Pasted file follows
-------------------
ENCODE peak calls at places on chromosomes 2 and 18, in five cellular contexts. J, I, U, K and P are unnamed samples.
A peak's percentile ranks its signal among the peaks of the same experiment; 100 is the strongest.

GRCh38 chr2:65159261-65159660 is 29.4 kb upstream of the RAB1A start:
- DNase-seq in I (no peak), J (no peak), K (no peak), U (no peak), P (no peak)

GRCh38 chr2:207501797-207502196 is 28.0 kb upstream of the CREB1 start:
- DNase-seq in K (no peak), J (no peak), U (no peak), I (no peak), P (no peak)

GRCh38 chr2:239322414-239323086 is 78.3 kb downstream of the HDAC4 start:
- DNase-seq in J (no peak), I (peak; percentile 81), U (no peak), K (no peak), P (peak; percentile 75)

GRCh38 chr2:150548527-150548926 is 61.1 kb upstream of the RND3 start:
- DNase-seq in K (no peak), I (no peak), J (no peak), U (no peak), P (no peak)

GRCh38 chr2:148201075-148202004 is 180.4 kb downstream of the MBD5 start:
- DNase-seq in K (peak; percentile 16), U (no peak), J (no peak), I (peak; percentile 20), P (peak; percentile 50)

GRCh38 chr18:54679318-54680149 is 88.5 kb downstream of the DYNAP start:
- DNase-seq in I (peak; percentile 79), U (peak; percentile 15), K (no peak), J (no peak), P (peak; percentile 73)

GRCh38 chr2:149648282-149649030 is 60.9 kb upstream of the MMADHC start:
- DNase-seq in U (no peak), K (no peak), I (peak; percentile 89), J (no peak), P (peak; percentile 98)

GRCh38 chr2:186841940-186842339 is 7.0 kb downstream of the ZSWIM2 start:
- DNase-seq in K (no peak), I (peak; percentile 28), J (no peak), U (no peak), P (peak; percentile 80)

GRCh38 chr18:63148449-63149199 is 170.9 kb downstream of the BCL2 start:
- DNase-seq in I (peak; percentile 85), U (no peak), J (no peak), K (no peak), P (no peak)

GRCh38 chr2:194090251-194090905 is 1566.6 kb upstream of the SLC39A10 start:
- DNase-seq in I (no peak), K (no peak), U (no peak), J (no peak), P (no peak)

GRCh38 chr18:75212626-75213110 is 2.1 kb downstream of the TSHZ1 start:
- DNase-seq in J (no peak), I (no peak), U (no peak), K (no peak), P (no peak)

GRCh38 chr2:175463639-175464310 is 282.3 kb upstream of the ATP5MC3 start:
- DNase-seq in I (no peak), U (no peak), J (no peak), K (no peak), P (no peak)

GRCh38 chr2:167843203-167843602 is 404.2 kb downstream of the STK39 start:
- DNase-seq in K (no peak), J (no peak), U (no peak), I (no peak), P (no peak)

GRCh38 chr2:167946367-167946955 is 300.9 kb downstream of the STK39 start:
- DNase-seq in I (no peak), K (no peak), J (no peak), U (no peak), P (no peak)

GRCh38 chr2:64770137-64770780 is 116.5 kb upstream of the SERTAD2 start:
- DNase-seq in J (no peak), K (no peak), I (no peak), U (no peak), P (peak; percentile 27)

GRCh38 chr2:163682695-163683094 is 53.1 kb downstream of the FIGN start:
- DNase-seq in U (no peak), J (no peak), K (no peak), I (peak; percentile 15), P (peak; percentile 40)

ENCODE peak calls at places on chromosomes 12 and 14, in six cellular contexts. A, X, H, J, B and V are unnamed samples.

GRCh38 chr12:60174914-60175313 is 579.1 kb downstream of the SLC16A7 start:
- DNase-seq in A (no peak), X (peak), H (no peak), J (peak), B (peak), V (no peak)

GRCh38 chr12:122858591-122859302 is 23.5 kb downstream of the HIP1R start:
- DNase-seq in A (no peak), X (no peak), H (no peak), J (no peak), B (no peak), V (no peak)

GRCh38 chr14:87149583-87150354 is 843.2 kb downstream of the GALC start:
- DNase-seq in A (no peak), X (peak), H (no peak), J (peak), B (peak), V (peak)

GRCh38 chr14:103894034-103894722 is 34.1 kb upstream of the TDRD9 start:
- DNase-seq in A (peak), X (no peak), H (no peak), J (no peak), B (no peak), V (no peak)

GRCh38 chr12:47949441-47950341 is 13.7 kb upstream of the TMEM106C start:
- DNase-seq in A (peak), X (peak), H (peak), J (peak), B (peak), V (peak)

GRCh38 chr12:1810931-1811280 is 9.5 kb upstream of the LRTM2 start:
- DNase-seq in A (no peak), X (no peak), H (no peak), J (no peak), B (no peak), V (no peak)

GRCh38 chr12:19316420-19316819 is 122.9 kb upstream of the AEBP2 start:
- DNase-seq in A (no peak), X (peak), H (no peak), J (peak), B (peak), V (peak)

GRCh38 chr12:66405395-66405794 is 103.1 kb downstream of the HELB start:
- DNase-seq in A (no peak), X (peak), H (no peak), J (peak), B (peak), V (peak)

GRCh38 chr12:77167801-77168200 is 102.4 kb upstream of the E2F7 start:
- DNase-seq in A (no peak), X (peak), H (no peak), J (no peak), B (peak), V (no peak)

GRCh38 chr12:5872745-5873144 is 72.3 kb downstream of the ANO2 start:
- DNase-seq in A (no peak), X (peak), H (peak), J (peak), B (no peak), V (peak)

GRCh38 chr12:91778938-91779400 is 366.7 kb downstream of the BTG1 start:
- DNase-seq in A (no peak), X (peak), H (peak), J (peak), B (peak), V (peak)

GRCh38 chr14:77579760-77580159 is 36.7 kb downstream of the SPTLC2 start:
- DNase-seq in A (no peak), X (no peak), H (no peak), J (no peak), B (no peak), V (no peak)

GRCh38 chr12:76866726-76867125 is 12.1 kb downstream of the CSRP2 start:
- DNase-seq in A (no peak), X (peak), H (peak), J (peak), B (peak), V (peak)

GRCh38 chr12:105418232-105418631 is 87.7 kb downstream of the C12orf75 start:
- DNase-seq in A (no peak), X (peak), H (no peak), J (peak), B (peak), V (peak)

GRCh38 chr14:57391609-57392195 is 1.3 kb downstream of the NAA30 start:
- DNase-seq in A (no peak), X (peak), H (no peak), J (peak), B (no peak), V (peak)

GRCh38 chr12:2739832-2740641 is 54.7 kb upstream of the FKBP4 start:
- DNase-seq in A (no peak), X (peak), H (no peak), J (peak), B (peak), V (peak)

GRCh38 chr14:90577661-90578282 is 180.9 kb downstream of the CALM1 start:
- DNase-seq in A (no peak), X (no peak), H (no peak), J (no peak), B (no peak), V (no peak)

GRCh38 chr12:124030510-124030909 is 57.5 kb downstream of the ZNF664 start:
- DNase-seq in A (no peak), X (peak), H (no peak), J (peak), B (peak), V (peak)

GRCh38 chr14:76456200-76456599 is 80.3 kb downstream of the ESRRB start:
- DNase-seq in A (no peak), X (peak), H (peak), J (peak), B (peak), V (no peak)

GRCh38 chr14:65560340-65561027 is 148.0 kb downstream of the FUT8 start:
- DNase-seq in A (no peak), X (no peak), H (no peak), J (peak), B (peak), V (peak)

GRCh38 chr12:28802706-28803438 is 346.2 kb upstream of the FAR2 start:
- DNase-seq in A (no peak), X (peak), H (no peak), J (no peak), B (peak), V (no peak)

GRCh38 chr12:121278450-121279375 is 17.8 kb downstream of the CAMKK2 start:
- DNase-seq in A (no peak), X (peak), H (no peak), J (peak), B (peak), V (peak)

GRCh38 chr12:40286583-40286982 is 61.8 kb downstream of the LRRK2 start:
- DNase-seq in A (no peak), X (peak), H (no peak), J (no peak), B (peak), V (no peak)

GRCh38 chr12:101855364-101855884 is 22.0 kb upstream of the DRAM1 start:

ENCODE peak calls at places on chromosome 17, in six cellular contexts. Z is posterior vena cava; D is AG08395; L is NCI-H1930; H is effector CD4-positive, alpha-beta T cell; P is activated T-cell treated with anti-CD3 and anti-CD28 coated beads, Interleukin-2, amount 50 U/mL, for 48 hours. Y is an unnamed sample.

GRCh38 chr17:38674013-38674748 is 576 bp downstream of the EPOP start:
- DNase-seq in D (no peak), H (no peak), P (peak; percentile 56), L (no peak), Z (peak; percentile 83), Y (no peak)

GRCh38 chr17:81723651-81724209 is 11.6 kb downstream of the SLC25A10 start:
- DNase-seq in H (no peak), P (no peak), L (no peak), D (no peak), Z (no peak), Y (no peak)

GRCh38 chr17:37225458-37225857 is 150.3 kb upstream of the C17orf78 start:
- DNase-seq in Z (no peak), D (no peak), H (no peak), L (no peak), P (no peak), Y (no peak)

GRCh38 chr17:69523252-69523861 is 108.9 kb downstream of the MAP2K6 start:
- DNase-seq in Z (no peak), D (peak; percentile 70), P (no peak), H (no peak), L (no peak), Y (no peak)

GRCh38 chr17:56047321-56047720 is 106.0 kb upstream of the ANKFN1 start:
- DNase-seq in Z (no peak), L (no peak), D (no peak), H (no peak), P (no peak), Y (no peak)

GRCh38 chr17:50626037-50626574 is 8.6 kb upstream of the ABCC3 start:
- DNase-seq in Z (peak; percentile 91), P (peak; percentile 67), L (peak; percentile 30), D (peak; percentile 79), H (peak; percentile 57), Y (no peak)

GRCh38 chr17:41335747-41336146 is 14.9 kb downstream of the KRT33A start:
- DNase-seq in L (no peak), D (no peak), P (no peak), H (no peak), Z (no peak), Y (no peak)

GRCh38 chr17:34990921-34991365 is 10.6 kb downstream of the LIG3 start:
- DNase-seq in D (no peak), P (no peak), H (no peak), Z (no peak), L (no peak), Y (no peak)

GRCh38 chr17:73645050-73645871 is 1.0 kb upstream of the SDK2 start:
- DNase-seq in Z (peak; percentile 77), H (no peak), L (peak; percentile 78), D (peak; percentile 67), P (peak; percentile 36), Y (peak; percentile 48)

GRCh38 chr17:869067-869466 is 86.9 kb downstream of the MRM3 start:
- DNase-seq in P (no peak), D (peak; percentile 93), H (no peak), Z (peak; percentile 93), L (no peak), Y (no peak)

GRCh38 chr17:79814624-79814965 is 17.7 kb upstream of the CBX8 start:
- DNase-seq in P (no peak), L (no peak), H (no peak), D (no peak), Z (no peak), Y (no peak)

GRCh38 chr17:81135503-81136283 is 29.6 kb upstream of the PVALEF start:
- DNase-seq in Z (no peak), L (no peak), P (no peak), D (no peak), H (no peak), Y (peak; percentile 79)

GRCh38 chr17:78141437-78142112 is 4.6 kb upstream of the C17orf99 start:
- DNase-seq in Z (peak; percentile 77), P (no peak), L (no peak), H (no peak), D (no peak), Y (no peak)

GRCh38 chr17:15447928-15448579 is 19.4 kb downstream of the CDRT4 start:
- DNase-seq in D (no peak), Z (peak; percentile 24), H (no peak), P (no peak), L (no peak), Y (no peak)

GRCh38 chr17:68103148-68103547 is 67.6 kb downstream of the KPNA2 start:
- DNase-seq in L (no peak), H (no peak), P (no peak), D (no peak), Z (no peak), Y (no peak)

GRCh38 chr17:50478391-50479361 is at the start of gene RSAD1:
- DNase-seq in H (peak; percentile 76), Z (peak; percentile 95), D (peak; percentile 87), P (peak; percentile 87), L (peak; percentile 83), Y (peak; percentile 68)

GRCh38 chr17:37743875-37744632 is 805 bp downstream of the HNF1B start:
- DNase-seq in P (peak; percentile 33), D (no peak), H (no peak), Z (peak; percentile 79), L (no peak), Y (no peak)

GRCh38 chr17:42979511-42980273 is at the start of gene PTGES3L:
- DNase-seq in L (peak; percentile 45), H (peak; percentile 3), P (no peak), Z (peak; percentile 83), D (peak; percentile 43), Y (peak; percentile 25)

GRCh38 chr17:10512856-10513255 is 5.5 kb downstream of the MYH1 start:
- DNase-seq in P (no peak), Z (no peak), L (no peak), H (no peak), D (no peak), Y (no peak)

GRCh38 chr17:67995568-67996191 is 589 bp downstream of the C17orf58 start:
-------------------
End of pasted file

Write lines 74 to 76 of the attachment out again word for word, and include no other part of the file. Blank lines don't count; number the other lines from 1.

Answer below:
GRCh38 chr14:65560340-65561027 is 148.0 kb downstream of the FUT8 start:
- DNase-seq in A (no peak), X (no peak), H (no peak), J (peak), B (peak), V (peak)

GRCh38 chr12:28802706-28803438 is 346.2 kb upstream of the FAR2 start: